A single bird was in the nest in Baga Forest

Brown Wood-Owl

A pair of birds at Soligao Zor. One of the two was most impressive with a clean, light face and finely barred body and wings

Spotted Owlet

A pair at the nest hole in Carambolin Owl wood

Jungle Owlet

A single bird was roosting in Carambolin Owl wood, showing the more rufous plumage of the southern Indian form

Sri Lanka Frogmouth

Much smaller, but equally as odd, as expected, a pair of birds were huddled side by side at a stakeout in Backwoods

Grey Nightjar

A single bird was seen on subsequent nights at Tamdi Surla clearing, with further single birds found roosting through the day at Baga Forest and Maem Lake. The bird usually seems silent at dusk

Jerdon's Nightjar

More easily heard than seen, one was eventually located with a lamp at Tamdi Surla clearing

Indian Swiflet

Seen in small numbers at Backwoods (3), Morji (3), Beira Mar (5), and Soligao Zor (5)

Asian Palm Swift

Baga Fields (6); Maem Lake (6)

Little Swift

Backwoods (3); Baga (2); Tikana (6)

Malabar Trogon

A single bird was tracked down in Backwoods forest


Up to 10 seen on most days (none at Backwoods)

Blue-eared Kingfisher

Apparently a difficult to see species, 1 was on the over water on the mainly dry river bed upstream from Tamdi Surla temple. Although the blue ear seems a subtle difference from Kingfisher, it seems a much more dapper bird

Stork-billed Kingfisher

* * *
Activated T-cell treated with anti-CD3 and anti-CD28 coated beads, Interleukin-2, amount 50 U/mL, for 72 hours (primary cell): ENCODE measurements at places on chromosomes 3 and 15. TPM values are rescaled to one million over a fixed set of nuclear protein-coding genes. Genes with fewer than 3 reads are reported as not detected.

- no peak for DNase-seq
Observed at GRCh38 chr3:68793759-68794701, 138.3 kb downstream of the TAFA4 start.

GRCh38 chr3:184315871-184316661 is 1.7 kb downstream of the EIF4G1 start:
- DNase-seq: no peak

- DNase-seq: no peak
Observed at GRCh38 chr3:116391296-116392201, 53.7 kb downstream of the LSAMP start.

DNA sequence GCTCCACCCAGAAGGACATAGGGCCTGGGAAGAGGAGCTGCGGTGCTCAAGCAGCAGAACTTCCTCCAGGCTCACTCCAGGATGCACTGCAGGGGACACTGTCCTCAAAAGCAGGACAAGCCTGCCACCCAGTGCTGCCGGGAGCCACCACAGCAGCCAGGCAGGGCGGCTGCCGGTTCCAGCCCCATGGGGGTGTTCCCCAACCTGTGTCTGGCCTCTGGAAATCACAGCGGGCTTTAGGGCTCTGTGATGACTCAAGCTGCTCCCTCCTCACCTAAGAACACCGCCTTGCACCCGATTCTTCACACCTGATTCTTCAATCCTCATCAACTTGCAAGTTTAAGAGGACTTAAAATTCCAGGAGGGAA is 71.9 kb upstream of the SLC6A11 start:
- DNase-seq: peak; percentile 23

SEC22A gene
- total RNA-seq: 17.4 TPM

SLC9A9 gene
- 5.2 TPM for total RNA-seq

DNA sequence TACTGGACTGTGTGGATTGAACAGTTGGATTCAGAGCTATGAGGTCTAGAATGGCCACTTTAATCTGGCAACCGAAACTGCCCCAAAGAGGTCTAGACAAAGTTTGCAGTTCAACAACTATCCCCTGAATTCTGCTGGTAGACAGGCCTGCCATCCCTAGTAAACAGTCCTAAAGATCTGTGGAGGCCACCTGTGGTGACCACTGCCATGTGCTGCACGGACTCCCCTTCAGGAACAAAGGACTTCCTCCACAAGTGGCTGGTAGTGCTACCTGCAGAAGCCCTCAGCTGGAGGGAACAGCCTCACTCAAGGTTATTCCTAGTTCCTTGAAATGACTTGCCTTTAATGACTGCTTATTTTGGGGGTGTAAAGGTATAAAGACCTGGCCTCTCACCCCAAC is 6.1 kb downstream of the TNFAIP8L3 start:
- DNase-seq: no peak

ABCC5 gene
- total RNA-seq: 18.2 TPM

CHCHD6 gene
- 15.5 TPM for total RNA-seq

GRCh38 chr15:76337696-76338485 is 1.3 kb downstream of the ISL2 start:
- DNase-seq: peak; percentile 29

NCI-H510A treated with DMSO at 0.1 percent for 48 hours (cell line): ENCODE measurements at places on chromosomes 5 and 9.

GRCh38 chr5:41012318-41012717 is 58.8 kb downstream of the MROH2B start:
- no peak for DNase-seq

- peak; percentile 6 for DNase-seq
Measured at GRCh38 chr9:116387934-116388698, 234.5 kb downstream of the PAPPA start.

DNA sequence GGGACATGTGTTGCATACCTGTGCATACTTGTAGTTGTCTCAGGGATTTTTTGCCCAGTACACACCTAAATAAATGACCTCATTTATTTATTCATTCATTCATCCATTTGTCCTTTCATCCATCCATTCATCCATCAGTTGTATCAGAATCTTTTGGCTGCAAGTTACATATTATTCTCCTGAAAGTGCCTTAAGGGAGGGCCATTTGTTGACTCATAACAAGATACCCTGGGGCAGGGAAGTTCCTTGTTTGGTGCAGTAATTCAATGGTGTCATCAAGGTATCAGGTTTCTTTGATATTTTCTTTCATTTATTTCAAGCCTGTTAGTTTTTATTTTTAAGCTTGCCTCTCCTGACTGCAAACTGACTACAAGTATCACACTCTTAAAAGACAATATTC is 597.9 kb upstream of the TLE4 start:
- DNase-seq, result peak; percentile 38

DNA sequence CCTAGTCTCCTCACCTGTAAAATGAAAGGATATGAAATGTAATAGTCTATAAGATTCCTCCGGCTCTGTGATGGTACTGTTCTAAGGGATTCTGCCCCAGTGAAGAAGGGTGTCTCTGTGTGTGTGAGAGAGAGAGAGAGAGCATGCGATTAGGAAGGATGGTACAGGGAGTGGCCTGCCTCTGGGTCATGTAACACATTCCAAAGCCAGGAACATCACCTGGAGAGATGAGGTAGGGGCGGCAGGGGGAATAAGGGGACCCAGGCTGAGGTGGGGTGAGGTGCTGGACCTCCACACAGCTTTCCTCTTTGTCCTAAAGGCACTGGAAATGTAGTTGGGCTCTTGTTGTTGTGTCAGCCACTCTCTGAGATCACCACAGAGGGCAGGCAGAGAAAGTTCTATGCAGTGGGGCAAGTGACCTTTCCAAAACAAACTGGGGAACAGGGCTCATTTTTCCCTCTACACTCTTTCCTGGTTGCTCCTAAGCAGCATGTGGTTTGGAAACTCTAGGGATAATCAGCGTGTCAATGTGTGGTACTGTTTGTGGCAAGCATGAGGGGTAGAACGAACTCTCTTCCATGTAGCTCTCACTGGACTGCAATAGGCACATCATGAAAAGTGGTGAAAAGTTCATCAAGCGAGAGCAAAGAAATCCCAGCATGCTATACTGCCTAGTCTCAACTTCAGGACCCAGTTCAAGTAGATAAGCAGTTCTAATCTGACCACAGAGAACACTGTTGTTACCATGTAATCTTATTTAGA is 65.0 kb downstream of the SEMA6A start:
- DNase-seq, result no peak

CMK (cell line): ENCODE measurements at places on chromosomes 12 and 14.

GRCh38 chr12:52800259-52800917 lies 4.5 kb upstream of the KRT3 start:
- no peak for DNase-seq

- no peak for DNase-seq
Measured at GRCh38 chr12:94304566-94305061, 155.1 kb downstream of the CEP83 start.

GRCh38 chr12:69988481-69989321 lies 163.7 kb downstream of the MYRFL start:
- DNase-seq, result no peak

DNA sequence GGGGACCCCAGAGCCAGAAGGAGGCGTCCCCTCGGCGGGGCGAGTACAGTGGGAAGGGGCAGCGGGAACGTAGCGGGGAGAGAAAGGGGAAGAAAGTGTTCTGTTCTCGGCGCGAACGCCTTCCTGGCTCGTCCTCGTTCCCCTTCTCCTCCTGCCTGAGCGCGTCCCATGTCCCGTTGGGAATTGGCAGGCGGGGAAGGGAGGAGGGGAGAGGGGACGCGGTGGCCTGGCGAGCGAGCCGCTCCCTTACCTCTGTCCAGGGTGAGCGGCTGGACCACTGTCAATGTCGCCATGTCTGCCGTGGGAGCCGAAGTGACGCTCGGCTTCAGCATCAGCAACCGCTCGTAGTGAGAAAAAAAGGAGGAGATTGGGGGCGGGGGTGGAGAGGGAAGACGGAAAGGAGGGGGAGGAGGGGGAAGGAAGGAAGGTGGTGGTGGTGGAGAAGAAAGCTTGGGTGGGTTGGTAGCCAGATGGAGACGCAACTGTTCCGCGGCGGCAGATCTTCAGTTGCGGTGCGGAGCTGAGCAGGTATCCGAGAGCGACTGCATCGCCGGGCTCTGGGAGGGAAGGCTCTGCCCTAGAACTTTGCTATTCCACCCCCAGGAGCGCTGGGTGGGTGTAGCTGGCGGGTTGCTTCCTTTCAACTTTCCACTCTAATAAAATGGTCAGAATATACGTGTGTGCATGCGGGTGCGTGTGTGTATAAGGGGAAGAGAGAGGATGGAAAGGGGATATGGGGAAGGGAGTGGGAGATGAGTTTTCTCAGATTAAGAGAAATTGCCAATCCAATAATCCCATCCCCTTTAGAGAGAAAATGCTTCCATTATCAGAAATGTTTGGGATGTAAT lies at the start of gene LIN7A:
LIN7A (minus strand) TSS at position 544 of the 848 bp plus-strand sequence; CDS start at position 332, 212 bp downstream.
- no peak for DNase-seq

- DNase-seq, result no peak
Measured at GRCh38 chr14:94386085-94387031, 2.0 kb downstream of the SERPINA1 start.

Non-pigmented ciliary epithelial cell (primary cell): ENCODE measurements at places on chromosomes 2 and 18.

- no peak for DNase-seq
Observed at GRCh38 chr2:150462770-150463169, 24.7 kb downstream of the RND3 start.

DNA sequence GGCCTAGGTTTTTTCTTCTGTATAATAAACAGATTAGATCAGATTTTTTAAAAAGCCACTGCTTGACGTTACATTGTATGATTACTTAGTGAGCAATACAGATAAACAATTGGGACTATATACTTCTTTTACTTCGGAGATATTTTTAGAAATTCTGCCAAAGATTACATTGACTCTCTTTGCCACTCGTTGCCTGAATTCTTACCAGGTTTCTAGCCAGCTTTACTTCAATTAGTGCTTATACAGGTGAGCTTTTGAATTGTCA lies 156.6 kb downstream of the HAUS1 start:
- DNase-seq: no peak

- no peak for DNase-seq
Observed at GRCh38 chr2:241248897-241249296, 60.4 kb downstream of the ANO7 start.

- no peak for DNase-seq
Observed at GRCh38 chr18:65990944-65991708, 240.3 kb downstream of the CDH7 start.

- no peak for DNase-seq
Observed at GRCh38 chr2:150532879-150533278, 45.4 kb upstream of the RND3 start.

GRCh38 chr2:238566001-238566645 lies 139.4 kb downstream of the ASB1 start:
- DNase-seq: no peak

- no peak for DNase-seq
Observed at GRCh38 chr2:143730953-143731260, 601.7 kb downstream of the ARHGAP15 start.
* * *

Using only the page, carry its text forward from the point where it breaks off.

3 sightings of possibly the same bird opposite Marina Douradha, 1 over Tamdi Surla river bed, 2 on the Baga River next to the Lagoa Azul on the last morning

White-breasted Kingfisher

Quite easily the most regularly seen Kingfisher, with up to 30 seen in various habitats each day (fewer in Backwoods area)

Black-capped Kingfisher

A single bird on Marina Douradha paddies, and what is apparently a regular on Beira Mar marsh on the third visit

Pied Kingfisher

Baga (3); Carambolin marsh (2); Tikana (2)

Blue-bearded Bee-eater

A difficult and irregular bird for the area   1 was seen at a clearing at Backwoods

Little Green Bee-eater

Very common, with up to 30 seen on almost every day

Blue-tailed Bee-eater

Beira Mar marsh (4); 1 from ferry from Morji Beach; 2 at Carambolin; Soligao Zor (5); Tikana (5)

Chestnut-headed Bee-eater

Flock of 9 over clearing at backwoods, and 2 close perched birds at Backwoods river stop

Indian Roller

At least 7 seen through the week on wires in open country